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The Thesaurus was accompanied by a unique website at the time of its publication in 2006. This site is no longer available but PDFs of the three language thesauri are available here for reference as well as extensive links.

TitleInterWATER Thesaurus
Publication TypeMiscellaneous
Year of Publication2006
Place PublishedThe Hague

In 1987 IRC published the first edition of the InterWATER thesaurus, a standardised vocabulary for water and sanitation concepts that may be phrased in a variety of ways in sector literature, used for the indexing, storage and retrieval of sector information. It is available in English, French, and Spanish. It is also translated into Arabic by CEHA, the WHO Regional Centre in Jordan.



The InterWATER thesaurus is a standardised vocabulary for water and sanitation concepts that may be phrased in a variety of ways in sector literature. Each term appears in alphabetical order and full details are given of other terms related to it.

The InterWATER thesaurus makes clear what a term is meant to cover. It also helps to improve the quality of retrieval.

1. Preferred terms
Preferred terms (also called descriptors) form the major part of vocabulary control. The InterWATER thesaurus indicates which water supply and sanitation terms indexers are allowed to use. Preferred terms restrict the vocabulary so that it is easier to predict what words might have been used to index a concept.

2. Non-preferred terms
The InterWATER thesaurus also indicates some terms that indexers are not to use. These terms are called non-preferred terms. The InterWATER thesaurus allows you to look up a non-preferred term and see what preferred term should be used instead. This helps to direct you to the right term. For example: "salt removal" is a non-preferred term. The preferred term appears to be "desalination". It is also possible to go the other way around: look up a preferred term and see its non-preferred terms. This can give you a better idea of what the term is supposed to mean.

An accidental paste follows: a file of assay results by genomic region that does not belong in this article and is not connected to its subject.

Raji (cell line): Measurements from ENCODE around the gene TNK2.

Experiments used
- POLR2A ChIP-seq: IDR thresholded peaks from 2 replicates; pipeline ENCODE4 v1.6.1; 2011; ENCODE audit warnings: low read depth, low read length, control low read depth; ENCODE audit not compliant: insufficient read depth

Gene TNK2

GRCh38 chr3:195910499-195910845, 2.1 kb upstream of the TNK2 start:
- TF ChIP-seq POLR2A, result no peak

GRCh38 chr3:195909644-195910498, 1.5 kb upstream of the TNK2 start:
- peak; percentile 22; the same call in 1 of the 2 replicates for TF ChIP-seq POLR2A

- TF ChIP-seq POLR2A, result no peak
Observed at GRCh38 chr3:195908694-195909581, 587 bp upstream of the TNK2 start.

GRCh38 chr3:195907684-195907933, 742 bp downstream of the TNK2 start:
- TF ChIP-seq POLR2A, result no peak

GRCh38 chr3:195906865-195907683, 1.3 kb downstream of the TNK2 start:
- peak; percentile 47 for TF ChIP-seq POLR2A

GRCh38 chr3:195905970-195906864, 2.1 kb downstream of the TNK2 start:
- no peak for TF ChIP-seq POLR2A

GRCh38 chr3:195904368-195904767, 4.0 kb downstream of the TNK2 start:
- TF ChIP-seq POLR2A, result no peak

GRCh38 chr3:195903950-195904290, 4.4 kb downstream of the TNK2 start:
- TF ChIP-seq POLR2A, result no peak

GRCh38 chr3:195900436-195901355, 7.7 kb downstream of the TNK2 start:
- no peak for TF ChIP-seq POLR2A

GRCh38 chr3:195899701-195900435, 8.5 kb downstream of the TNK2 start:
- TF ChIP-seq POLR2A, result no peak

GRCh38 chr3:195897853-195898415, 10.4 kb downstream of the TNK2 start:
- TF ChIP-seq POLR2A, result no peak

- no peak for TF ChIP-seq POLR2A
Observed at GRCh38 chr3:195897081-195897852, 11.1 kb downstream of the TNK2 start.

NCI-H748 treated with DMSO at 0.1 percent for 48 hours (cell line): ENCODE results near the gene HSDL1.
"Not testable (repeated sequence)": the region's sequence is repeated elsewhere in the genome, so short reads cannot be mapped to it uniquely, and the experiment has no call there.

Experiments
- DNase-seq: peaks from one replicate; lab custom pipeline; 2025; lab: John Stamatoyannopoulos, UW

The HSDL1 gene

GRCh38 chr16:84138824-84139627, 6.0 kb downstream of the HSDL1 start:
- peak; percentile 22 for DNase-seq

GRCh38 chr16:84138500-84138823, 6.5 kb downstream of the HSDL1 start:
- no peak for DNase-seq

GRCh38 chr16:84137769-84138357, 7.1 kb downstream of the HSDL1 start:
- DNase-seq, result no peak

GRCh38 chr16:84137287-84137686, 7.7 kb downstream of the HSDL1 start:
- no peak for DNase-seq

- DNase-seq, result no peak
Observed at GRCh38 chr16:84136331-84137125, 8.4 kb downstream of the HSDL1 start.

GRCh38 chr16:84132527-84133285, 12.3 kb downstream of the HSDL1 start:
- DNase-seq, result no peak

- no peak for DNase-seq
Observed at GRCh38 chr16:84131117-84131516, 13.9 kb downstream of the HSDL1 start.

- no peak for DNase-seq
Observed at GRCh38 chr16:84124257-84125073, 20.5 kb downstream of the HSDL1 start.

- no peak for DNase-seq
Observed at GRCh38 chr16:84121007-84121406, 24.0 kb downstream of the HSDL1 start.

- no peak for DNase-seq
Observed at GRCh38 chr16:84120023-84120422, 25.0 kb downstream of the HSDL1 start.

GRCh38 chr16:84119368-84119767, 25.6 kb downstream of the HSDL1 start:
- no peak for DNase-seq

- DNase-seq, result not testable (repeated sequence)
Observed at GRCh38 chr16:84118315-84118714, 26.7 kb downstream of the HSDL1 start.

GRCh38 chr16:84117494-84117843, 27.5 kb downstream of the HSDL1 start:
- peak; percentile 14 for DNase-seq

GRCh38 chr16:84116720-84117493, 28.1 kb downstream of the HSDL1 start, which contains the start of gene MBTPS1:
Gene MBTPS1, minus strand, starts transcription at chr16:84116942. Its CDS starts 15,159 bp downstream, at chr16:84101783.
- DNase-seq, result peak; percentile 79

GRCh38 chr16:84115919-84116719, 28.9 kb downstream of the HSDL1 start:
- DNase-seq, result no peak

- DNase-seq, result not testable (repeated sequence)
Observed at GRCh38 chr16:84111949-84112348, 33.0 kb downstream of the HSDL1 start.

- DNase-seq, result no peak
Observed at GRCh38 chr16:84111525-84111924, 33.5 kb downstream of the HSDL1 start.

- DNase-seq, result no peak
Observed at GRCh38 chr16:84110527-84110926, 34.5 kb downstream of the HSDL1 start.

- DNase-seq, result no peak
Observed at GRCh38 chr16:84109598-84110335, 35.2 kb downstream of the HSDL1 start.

In the InterWATER thesaurus it looks like this:

Salt removal

use Desalination


uf Salt removal

uf Desalinization

( uf = used for)

3. Hierarchical relations
Hierarchical relations show the relations of a preferred term. For example: the broader term for "water related diseases" is "diseases". One of the narrower terms is "fluorosis".

4. Associative relations
Associative relations show the relations between different preferred terms. This can make the meaning of a term clearer. For example: one of the related terms for "water related diseases" is "water quality".

In the InterWATER thesaurus it looks like this:

Water related diseases

uf waterbased diseases

BT diseases (BT = broader term)

NT fluorosis (NT = narrower term)

rt water quality (rt = related term)

5. How to apply terms
The InterWATER thesaurus also guides people in using the thesaurus by including so-called scope notes. A scope note defines, explains or limits the meaning of a preferred term. This is an important aspect of vocabulary control: terms need to be used consistently with the same meaning.

Custom 1

The InterWATER thesaurus is an improved and trilingual integrated version of an earlier thesaurus: the Intermediate Thesaurus on Community Water Supply and Sanitation for Developing Countries.

Working with partners

The original thesaurus was published in English by IRC and the Water Research Centre (WRc) in the United Kingdom, as a contribution to the International Drinking Water Supply and Sanitation Decade. Representatives from organisations based in the United Kingdom, France, Peru, Jordan, Burkina Faso and Thailand made up a working group to advise on the development of the InterWATER thesaurus.

Full Text

Thesaurus comes from the Latin word thesauros, meaning treasure.

The Oxford Concise Dictionary (seventh edition) gives two explanations for the term thesaurus: storehouse of information, especially dictionary or encyclopaedia; and secondly, list of concepts or words arranged according to sense (meaning), or chosen for use in indexing.

The InterWATER thesaurus guides you in what terms to use while searching or indexing information on water supply and sanitation. It is available in three languages: English, French and Spanish.

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